To address those demands, the company scaled as much as it could, while also trying to educate consumers about financial tools.

Education has long been a cornerstone for Wealthsimple, which has marketed itself as an easy-to-understand investment company operating a website peppered with explainers for investing newcomers.

Katchen believes that ethos and branding helped Wealthsimple hook celebrity investors.

“When we were introduced to them to talk about this investment opportunity, they already had some affinity for the company,” he said.

“I think they love seeing a Canadian company be successful, all of them are Canadian, and so there was just an easy conversation to bring them on board.”

It wasn’t Wealthsimple’s first time raising big bucks. The company snagged $114 million from TCV, Greylock and Meritech at a $1.5 billion post-money valuation last October.

The last time Meritech and Greylock co-led a funding round was the Facebook Series B in 2006, Wealthsimple said.

“We invest in companies with the potential to revolutionize industries and become enduring market leaders,” said Meritech’s general partner Max Motschwiller, in a release.

Wealthsimple has been able to capture a generation of financial consumers in Canada with financial products that are markedly different than anything offered by the incumbents — simpler, more human, and built with the kind of technology that delivers an experience consumers want.”

Meritech has also invested in Salesforce, Nextdoor, Zulily and Lime, while Greylock has backed Airbnb, LinkedIn, Coinbase and Discord.

Tara Deschamps, The Canadian Press


Like us on Facebook and follow us on Twitter.

economyFinanceStocks

Get local stories you won't find anywhere else right to your inbox.
Sign up here

Just Posted

Memorials have been set up to honour those who died during the Second World War. (Pixabay.com)
COLUMN: It’s time to stop making comparisons to Hitler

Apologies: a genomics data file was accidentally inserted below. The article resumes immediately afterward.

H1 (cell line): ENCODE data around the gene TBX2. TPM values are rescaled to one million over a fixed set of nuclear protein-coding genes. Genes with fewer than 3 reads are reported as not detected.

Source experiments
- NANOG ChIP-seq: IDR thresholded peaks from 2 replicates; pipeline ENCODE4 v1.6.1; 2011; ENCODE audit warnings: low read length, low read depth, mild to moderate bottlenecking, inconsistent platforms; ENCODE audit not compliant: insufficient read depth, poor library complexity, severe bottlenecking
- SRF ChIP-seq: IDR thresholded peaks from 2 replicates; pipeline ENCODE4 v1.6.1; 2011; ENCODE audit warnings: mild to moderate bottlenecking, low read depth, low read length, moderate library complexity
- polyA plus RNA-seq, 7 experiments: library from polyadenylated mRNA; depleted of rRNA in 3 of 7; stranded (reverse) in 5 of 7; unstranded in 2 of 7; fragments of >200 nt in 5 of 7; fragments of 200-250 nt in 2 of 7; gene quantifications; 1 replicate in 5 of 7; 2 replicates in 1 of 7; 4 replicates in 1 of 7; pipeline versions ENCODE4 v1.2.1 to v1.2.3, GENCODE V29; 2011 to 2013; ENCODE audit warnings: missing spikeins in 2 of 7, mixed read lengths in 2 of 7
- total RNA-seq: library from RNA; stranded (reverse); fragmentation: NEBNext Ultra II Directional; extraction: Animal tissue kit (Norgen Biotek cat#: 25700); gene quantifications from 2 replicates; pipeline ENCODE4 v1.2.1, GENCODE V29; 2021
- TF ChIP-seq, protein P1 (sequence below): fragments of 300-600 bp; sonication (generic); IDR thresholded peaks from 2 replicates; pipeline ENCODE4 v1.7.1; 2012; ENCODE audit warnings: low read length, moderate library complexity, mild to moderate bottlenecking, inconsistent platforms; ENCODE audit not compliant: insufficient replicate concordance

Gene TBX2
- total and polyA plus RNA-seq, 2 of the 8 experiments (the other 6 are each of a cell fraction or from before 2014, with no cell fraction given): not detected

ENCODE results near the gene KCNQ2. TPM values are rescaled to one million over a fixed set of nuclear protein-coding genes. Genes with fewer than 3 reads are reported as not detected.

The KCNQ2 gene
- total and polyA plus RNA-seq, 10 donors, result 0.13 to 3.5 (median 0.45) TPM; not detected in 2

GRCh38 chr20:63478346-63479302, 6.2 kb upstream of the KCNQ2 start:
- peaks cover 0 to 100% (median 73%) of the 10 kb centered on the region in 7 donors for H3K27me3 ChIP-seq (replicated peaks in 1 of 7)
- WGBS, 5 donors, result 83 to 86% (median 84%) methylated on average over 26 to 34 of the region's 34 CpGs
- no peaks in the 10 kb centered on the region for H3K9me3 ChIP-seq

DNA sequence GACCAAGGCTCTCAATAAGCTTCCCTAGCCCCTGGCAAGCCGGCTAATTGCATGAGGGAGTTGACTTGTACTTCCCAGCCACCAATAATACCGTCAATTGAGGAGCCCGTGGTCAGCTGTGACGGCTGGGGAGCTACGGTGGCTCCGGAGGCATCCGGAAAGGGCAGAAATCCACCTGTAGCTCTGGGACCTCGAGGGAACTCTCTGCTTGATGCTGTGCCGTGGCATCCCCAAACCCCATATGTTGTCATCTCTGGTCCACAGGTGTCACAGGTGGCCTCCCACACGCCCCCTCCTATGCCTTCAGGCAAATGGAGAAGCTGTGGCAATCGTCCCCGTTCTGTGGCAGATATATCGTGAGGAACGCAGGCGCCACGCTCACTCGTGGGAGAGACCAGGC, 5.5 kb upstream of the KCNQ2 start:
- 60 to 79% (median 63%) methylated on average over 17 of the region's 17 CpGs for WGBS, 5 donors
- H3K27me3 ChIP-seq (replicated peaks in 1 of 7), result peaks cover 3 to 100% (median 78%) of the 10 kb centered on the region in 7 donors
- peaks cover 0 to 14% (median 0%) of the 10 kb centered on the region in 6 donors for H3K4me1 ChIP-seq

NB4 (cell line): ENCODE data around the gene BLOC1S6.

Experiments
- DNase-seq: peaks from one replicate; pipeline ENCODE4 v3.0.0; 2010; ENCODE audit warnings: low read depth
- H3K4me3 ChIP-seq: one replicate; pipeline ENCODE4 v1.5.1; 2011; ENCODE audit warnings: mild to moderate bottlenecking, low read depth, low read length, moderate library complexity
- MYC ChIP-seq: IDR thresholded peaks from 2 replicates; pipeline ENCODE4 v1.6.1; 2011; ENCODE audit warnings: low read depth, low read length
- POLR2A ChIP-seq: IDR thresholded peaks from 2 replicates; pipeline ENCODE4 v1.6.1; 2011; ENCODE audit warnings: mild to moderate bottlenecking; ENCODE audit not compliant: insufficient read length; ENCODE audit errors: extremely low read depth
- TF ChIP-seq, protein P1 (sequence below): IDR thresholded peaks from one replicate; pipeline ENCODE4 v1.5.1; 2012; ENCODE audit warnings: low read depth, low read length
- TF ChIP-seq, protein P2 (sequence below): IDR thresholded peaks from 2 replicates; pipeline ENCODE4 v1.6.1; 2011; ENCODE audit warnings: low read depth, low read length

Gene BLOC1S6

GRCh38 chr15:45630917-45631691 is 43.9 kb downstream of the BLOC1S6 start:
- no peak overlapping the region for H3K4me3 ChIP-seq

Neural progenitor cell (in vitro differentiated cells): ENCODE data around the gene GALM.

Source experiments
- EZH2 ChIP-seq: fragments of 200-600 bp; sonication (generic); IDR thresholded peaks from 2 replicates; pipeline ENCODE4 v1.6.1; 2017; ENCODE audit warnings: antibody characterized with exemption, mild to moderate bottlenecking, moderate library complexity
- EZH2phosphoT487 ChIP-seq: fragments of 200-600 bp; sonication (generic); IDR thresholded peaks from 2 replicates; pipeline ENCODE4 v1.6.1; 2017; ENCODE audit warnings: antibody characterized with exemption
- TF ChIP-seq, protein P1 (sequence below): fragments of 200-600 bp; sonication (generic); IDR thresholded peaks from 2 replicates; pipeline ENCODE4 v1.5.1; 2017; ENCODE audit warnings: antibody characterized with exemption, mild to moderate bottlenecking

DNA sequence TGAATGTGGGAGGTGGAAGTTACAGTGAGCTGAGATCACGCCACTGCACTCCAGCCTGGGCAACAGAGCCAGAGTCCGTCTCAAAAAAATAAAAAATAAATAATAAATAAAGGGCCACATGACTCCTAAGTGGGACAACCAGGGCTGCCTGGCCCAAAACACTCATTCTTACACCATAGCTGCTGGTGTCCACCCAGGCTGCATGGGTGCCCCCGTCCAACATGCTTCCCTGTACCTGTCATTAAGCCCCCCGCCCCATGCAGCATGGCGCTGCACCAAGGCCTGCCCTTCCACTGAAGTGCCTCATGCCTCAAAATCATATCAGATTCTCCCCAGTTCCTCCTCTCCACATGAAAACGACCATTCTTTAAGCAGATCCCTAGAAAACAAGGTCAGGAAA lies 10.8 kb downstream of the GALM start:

The deadliest, most destructive war in human history should not become a metaphor

A medical worker prepares vials of the COVID-19 vaccines, Chinese Sinopharm, left, Sputnik V, center, and Pfizer at a vaccine centre, in the Usce shopping mall in Belgrade, Serbia, Thursday, May 6, 2021. Serbian authorities are looking for incentives for people to boost vaccination that has slowed down in recent weeks amid widespread anti-vaccination and conspiracy theories in the Balkan nation. The government has also promised a payment of around 25 euros to everyone who gets vaccinated by the end of May. (AP Photo/Darko Vojinovic)
38 new COVID-19 cases, more than 335k vaccines administered in Interior Health

Interior Health also to start targeted vaccinations in high transmission neighbourhoods

FILE PHOTO
Second doses of COVID-19 vaccine will be available, as AstraZeneca supply runs low: Interior Health

Province expecting large volumes of Pfizer BioNTech as age-based cohort immunization program ramps up

An example of one the sounding boards the RDOS has set up to gather feedback for their first parks, trails and recreation master plan. (RDOS)
Looking for feedback from Princeton and Keremeos for park and rec plan

Sounding boards have been set up in both regions for in-person input